Domain Name Requests

Visit the Domain Name System (DNS) Quick Reference to learn DNS terminology and how DNS affects a web URL (Uniform Resource Locator).

University of Michigan Domain Names

The Domain Name System (DNS) is an internet service that translates domain names (such as into IP (Internet Protocol) addresses.

Since domain names are an integral part of a URL, it is difficult and costly to change them once assigned. Changing or re-purposing the established domain name will negatively affect the individuals expecting to find the original web content there and will break any existing links directing users to that URL.

As a result, it is vital to the university community that all domain name requests follow the U-M DNS policy. This policy helps ensure that links to U-M websites are consistently valid and logically organized, and increases the likelihood that subdomains U-M anticipates needing in the future will be available.

DNS Standards Within the Domain

  • First-level subdomains in the domain
    • The U-M Regents officially recognize the names of schools, colleges, institutes, and units through the assignment of an organizational code within the Standard Practice Guide of the university.
    • The proposed name should generally reflect accepted practices used by the internet-at-large and provided by sites internationally, including www and file transfer protocol (FTP). For more information on FTP, see the datatracker FTP document.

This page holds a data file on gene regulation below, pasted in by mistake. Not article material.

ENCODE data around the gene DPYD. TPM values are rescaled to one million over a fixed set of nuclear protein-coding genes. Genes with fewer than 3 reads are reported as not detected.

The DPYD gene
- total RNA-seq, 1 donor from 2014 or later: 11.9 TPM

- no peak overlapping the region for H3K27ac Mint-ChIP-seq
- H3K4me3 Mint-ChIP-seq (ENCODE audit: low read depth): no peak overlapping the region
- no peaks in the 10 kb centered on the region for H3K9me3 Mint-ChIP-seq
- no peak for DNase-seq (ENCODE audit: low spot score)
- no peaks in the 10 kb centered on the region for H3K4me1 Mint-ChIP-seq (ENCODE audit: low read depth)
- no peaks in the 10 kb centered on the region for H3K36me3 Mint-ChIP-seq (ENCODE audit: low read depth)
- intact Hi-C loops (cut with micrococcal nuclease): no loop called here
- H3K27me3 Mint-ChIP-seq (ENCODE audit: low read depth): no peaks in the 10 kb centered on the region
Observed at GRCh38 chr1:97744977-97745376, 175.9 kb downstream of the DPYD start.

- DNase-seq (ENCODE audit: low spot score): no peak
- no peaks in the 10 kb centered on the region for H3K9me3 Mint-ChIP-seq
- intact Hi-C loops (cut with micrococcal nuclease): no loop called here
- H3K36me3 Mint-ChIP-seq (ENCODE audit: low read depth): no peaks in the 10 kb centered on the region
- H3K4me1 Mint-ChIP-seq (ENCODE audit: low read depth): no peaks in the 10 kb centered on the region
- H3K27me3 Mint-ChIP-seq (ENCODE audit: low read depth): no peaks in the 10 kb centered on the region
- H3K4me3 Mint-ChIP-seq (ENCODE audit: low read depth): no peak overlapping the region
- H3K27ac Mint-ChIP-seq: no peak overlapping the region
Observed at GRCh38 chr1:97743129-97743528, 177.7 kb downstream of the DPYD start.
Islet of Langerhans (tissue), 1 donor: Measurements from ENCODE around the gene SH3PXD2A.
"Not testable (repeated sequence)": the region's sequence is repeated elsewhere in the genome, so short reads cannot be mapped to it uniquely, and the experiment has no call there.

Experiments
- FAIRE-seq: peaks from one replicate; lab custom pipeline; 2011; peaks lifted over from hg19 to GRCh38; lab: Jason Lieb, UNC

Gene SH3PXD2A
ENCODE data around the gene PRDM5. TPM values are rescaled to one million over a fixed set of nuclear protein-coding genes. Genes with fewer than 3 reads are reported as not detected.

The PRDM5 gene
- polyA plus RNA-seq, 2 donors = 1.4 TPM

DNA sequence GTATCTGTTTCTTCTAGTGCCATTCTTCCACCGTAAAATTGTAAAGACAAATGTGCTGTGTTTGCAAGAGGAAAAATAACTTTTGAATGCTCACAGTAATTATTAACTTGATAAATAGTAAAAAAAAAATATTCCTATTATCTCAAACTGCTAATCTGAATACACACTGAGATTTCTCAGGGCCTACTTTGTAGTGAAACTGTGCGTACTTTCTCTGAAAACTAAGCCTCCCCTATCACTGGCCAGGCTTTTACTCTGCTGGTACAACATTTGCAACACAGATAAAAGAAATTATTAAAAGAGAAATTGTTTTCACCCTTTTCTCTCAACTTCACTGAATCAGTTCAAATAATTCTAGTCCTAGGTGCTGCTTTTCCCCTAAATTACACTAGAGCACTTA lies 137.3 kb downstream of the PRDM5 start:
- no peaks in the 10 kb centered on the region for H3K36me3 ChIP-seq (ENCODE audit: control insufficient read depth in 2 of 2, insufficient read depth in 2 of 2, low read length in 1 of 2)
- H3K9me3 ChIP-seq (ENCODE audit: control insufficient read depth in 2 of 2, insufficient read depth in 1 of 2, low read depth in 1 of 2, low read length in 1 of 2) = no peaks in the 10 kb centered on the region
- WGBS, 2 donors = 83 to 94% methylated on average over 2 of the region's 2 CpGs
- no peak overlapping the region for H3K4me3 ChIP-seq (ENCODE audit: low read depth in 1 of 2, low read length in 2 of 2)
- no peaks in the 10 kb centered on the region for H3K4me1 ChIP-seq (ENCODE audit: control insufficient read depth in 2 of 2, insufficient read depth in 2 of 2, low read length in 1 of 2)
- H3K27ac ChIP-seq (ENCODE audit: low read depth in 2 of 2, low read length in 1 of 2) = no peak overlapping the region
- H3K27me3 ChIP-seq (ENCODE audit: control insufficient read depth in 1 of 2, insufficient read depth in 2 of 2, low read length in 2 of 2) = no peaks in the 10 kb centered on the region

• The proposed name should be neither ambiguous nor likely to become ambiguous if used as a first-level name without other department or unit qualification (e.g., is ambiguous, as it could be used by Psychiatry in Michigan Medicine or Psychology in LSA).
    • The proposed name should not be subject to change frequently. Changes would be better dealt with at a local level (e.g., would change every year).
    • The proposed name should not be a reserved entry (e.g., MX for a mail exchange server). You will be notified if it is.
  • Unit administrator approval: The placement of the proposed name as the first-level subdomain within should have the explicit approval of the unit administrator of the school, college, institute, or unit to which the name would be associated.
  • Exceptions for first-level subdomains within the domain may be allowed in the following situations:
    • The proposed name will be used by many individuals representing an array of units and/or organizations either within or outside the university (e.g.,, which is a site for people to donate to the university from their estate).
    • The proposed name is the name of a service and not the name of a department or other organizational unit. For example:
      • Request from a group covering multiple disciplines – College of Engineering, Michigan Medicine, and LSA.
      • Request from a group of faculty representing different disciplines.
    • The proposed name is for a universitywide service or function intrinsic to the running of the institution that is not easily identified with a single department or unit, or it is for a service that is being offered primarily to people or groups that are outside the university and who are not likely to be familiar with the details of the university’s internal organizational structure (e.g.,